Dolphins, Diving and Drugs

Kratie, the sleepy provincial capital where I have been staying for the past three weeks, has a surprising number of backpackers wandering around the town.  My volunteer friend, Carole, and I always wonder what they are doing here, then we realize they probably are probably thinking the same of us.

Along the Mekong River in Kratie

Dolphins

Any tourist who comes to Kratie is probably coming to see the rare Irrawaddy dolphins in the Mekong River.  This is touted as the reason to come here.  Carole and I ventured out one morning, renting a tuk-tuk to make the journey north to Kampi (the dolphins aren’t even in Kratie) and here’s what we saw.  We were left still wondering why people come here.

Where’s the dolphin?

They don’t come very high out of the water.

Our captain enjoyed a beer while we explored a small island.

Diving

With the anticlimactic dolphin sightings out of the way, we passed on the four other tourist destinations (a mountain, a lake, a temple and a “floating” village) and took the kids to the pool again on Sunday.  It is a tradition that the kids go with any willing volunteers to the pool at 1:00 on Sunday.  One of the students was outside my window at 6:30 in the morning just to remind me.  This was clearly a highlight of their week.  
By noon, I started seeing kids I didn’t even recognize.  When we left, Carole and I had 12 kids with us, all excited and holding our hands to walk the three blocks down the dirt road to the pool.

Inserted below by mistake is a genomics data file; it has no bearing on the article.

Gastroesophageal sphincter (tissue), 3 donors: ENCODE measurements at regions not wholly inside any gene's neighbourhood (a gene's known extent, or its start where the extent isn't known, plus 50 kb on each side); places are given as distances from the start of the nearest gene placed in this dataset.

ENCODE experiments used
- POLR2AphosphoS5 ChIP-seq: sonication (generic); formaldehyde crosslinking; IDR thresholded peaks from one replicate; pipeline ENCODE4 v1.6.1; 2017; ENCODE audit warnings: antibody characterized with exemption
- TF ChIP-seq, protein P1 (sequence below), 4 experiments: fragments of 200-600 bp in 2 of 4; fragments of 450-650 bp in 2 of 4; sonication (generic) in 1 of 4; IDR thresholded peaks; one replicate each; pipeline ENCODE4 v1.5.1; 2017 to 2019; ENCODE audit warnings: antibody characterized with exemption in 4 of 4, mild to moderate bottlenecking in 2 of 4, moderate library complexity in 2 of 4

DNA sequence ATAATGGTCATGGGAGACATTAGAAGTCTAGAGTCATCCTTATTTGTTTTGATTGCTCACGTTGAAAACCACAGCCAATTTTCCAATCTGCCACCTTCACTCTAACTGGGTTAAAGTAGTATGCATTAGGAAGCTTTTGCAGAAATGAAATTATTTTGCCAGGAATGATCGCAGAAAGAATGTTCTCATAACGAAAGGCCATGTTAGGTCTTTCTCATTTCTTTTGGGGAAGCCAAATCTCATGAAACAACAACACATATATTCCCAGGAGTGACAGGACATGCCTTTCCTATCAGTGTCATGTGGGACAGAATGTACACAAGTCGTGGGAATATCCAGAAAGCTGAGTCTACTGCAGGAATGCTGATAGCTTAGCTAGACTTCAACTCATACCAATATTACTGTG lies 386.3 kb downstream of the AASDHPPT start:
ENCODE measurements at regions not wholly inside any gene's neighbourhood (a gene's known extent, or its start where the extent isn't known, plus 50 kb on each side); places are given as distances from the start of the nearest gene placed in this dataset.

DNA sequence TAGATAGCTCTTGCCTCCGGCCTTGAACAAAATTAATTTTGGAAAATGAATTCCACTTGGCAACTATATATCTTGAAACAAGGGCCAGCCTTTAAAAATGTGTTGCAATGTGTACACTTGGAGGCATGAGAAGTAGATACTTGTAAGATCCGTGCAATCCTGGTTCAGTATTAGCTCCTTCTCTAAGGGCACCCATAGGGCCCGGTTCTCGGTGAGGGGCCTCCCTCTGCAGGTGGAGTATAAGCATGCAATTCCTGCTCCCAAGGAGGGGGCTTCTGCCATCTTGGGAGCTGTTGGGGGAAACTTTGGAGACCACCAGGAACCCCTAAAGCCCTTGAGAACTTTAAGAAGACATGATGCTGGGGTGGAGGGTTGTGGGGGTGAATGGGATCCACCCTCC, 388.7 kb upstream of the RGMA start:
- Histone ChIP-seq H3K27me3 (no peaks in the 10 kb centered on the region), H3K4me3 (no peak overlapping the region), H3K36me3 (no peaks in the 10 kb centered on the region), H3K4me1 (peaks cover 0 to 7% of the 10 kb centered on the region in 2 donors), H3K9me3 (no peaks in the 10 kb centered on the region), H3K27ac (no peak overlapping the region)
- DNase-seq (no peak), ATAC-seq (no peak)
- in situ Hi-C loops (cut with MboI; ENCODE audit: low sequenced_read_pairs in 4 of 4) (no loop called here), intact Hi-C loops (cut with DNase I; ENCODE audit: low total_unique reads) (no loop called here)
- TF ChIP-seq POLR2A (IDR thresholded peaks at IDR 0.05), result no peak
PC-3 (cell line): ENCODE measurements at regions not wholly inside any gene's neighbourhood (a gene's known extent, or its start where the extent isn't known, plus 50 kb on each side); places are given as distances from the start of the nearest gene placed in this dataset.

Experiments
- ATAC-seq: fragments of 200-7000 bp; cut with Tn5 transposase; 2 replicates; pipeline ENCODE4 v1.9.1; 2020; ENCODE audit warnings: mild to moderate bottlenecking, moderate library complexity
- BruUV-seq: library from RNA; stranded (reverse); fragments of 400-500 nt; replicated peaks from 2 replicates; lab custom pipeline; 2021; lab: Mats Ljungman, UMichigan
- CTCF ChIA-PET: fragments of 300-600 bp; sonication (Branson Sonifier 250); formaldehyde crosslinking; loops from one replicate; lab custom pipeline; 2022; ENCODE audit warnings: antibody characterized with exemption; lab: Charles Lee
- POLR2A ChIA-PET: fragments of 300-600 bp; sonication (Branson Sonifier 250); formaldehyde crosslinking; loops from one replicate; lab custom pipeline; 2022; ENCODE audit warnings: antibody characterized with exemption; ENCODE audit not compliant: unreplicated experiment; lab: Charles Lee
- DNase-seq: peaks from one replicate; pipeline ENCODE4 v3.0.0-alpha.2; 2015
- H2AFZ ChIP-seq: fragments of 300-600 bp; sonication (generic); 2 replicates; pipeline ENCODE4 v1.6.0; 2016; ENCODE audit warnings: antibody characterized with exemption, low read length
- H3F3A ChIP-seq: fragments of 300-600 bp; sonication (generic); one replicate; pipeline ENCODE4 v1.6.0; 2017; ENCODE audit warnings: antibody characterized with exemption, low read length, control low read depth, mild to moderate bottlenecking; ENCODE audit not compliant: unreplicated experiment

Drugs

Unfortunately, I left the pool with an infection.  (Carole was smart and didn’t go in the water, and I’m sure the kids are immune to whatever I caught.)  By Monday morning, my eyes were red and puffy and I felt like I had the flu.
Soon, the international volunteers were all digging into their backpacks to offer me a remedy.  It may not be the best thing to do, but I’ve tried a variety of pills and treatments from around the world.  I eventually went to one clinic, but no one spoke English, and I left with drops for dry eyes.  After googling some symptoms, I was able to get antibiotic eye drops at a pharmacy which helped a little.  

Hospital reception

This morning, I rode my bike to the provincial hospital in hopes of finding an English-speaking doctor.  I was greeted by a doctor outside the reception building who helped me register (all the paperwork was in Khmer).  I paid the $5 fee and was brought across the courtyard to another outdoor waiting area.  It was a good sign that I saw an eye chart and lots of eyeglasses in the office.  I passed the eye exam and was then seen by the doctor.  He confirmed that I had conjunctivitis and prescribed a stronger antibiotic than what I’d been taking.  A woman put the drops in my eyes, gave me some acetaminophen and said there was no charge when I offered to pay.  Even the parking lot attendant didn’t accept any money when I went back to pick up my bike.  Everyone seemed happy to have an American visitor to their hospital.  
A few more scenes from the week:

On the way to the market with Socheat and Ralik.

Car, cow, Carole, kid (taken by one of the students)

Sand storm across the Mekong River

Approaching storm

Made it here just in time

The same view on a clear night

Coconut crepes for breakfast

I will teach my last two classes today, spend some time with the kids on Saturday (not in the pool) and head to Phnom Penh on Sunday.  My next post will probably be written from the US as I begin the next part of this journey.

Students use rulers for writing.

Playing a game

Working hard

After class

Carole keeping things under control